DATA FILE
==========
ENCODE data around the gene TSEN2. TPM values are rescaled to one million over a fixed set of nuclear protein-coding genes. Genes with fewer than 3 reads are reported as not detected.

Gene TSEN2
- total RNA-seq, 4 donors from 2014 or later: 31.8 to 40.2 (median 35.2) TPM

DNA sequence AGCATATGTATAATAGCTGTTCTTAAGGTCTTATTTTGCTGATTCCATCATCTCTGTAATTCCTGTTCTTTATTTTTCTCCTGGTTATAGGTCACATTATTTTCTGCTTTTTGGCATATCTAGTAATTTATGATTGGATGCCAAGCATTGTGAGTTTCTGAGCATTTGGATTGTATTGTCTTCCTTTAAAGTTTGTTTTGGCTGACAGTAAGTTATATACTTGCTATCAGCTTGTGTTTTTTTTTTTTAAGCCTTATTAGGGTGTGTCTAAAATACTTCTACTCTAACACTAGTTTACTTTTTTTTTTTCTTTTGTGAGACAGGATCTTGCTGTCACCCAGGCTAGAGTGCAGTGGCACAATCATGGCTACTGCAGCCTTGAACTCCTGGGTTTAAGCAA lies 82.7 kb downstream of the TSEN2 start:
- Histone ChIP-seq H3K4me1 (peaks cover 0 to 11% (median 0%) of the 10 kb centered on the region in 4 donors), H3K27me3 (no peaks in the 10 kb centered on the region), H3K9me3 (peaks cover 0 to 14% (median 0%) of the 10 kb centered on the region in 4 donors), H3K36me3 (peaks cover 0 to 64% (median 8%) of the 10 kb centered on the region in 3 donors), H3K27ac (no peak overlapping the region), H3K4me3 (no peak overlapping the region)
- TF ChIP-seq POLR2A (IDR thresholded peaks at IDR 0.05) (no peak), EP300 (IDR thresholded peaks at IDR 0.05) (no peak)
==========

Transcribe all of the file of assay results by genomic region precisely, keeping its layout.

ENCODE data around the gene TSEN2. TPM values are rescaled to one million over a fixed set of nuclear protein-coding genes. Genes with fewer than 3 reads are reported as not detected.

Gene TSEN2
- total RNA-seq, 4 donors from 2014 or later: 31.8 to 40.2 (median 35.2) TPM

DNA sequence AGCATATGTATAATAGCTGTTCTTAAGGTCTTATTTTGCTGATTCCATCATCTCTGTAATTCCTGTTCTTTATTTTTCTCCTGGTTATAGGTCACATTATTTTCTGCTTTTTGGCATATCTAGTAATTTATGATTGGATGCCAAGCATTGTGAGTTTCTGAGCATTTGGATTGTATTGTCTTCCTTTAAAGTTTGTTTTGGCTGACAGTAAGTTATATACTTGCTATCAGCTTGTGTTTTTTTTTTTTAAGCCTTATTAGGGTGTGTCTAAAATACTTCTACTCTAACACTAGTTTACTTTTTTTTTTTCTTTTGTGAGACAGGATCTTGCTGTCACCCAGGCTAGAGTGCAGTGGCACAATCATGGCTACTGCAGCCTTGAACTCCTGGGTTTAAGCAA lies 82.7 kb downstream of the TSEN2 start:
- Histone ChIP-seq H3K4me1 (peaks cover 0 to 11% (median 0%) of the 10 kb centered on the region in 4 donors), H3K27me3 (no peaks in the 10 kb centered on the region), H3K9me3 (peaks cover 0 to 14% (median 0%) of the 10 kb centered on the region in 4 donors), H3K36me3 (peaks cover 0 to 64% (median 8%) of the 10 kb centered on the region in 3 donors), H3K27ac (no peak overlapping the region), H3K4me3 (no peak overlapping the region)
- TF ChIP-seq POLR2A (IDR thresholded peaks at IDR 0.05) (no peak), EP300 (IDR thresholded peaks at IDR 0.05) (no peak)